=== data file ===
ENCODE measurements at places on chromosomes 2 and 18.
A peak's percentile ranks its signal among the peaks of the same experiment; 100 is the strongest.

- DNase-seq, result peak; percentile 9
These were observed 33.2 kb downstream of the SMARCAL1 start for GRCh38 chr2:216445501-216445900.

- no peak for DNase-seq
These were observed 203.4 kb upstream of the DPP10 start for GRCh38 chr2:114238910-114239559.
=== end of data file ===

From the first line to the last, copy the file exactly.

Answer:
ENCODE measurements at places on chromosomes 2 and 18.
A peak's percentile ranks its signal among the peaks of the same experiment; 100 is the strongest.

- DNase-seq, result peak; percentile 9
These were observed 33.2 kb downstream of the SMARCAL1 start for GRCh38 chr2:216445501-216445900.

- no peak for DNase-seq
These were observed 203.4 kb upstream of the DPP10 start for GRCh38 chr2:114238910-114239559.